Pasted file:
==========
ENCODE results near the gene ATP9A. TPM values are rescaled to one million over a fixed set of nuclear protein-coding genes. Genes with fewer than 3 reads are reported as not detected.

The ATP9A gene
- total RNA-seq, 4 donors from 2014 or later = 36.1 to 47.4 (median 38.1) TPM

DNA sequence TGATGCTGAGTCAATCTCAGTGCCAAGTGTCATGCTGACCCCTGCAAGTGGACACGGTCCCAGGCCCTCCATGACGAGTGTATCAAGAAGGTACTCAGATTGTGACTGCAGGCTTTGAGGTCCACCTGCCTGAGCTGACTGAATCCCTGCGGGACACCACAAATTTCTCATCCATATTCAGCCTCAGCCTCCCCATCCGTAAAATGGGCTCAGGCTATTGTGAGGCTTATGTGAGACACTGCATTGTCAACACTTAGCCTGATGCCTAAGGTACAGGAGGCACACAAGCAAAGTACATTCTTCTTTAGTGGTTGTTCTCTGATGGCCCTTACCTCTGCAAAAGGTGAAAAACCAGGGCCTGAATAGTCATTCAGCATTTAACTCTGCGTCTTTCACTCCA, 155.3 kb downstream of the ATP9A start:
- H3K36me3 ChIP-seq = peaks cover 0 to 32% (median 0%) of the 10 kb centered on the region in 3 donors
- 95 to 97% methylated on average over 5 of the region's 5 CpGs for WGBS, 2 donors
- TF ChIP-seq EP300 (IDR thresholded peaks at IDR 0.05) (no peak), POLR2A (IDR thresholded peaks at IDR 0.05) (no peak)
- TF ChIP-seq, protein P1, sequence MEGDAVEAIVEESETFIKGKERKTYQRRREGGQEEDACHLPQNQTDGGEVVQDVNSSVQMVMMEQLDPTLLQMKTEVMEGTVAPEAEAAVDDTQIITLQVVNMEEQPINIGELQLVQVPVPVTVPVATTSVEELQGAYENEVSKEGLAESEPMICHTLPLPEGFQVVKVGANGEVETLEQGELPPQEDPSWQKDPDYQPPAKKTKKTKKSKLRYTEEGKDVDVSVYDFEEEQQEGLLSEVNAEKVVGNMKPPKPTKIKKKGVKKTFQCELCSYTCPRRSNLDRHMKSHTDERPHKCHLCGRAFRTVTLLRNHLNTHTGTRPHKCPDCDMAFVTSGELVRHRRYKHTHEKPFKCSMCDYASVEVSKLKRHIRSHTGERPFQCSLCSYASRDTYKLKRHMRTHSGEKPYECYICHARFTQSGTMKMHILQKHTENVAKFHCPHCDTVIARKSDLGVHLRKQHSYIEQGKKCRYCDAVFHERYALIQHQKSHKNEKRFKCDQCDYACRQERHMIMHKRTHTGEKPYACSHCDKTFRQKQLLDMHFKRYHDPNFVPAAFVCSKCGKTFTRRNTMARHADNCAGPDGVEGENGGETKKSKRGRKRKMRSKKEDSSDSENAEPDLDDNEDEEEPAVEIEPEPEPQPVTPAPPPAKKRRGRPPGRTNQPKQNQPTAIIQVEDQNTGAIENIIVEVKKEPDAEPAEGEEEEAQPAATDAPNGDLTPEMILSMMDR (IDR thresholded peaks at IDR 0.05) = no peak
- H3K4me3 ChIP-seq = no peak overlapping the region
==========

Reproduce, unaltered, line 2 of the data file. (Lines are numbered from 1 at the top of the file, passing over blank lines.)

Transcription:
The ATP9A gene